There are a million rules to haiku and many of them contradict each other; I've gone for a 3 line haiku with 5, then 7, then 5 syllables per line.

My two haikus below (BLADERUNNER and BILL AND TED) are beyond terrible. I'm honestly very sorry.


If you comment with your own haiku, I'll be delighted to add it to the list with a link back to your blog. Anything to take the onus off mine...


Dude, if you can't chill
you'll never hang with old dead
greek guys. Excellent!


Old grey kippled world.
Small men take on industry.
Yes... but are they men?

Friday, 23 July 2010

I do like a good knees-up. It's the Carnival of Cinema...

Come one and all... you are welcome to revel in the Carnival of Cinema from the nice folk at Good News Film Reviews.

Everyone is talking about INCEPTION, Nolan's latest yarn. But it's not all about Hollywood. They also cover ROAD MOVIE, the NORMAN K. COLLINS documentary and other good things.

Even TWILIGHT ECLIPSE gets a mention, which is great, because it's nice to see such an underexposed movie get a little affection :)

SUCKERPUNCH movie posters... Upcoming film from the director of WATCHMEN

Is the world ready for what Zack Snyder describes as "Alice in Wonderland with machine guns"?

Well, yes. In fact the world has been waiting a while in the cold and tapping its feet. But never fear, a down and dirty version of Wonderland is almost here... SUCKERPUNCH is due release in cinemas in March 2011.

The pic above shows 2 of the 6 SUCKERPUNCH gals - Babydoll and Amber. See the full set of 6 Suckerpunch movie posters for the film characters - it's looking very pretty indeed.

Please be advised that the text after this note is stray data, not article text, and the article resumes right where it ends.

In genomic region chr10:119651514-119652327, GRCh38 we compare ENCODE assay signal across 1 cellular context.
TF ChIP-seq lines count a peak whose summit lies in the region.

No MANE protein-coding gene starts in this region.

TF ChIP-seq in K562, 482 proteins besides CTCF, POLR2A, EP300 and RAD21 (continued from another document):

Now we all know... just because a film looks pretty and ticks the genre boxes, that doesn't mean it will necessarily deliver.

But I have to admit... as an old comics fan who read the original, I really did like Snyder's adaptation of WATCHMEN. And I am tentatively looking forward to to SUCKERPUNCH - at least I know it will be in good hands.

Plus, look at the visual references. Steampunk? Check. Lolita Goth japanese babydoll fashion? Check. Victoriana? Check. Old-fashioned fifties vision of The Future? Check.

Oh, and the plot?

Envision a mental hospital in the 1950s. Baby Doll, a mental patient there, seeks to escape her evil stepfather and impending lobotomy. So she retreats into the dark and visceral world of the imagination...


New Ghibli film - Borrower Arrietty

A Studio Ghibli production is timeless. If you don't like the consistently high quality output from the Ghibli studios, then there's a chance you might actually be a typically Studio Ghibli villain - namely a slightly crotchety antagonist with obvious flaws but redeeming qualities. J'accuse!

In spite of my quirky taste in cinema, I don't automatically love all that is anime - nor do I rush around saying everything is kawaii all the time - but I have never been able to resist the vision and worldview of Ghibli animator/director Hayao Miyazaki.

A film-loving friend of mine described watching a Studio Ghibli film as 'going to film church'. Such films have... transcendent qualities. They're not about making you feel good. They're about making you feel... uplifted. Taken out of your humdrum worldview and offered a glimpse of a bigger, better, wider world.

A studio Ghibli film appeals to our childlike sensibilities, not our childish ones.

Certain elements repeat themselves in a Miyazaki film. Watch 'Spirited Away', 'My neighbour Totoro', 'Kiki's Delivery Service' and 'Castle in the Sky' and all his other efforts and you'll see the same themes again and again: A shinto-influenced love of and respect for nature. A need for the child to be the main protagonist, with no parents to help them. Villains who shift morally, meaning that nobody is out and out evil, they are a lost soul needing change.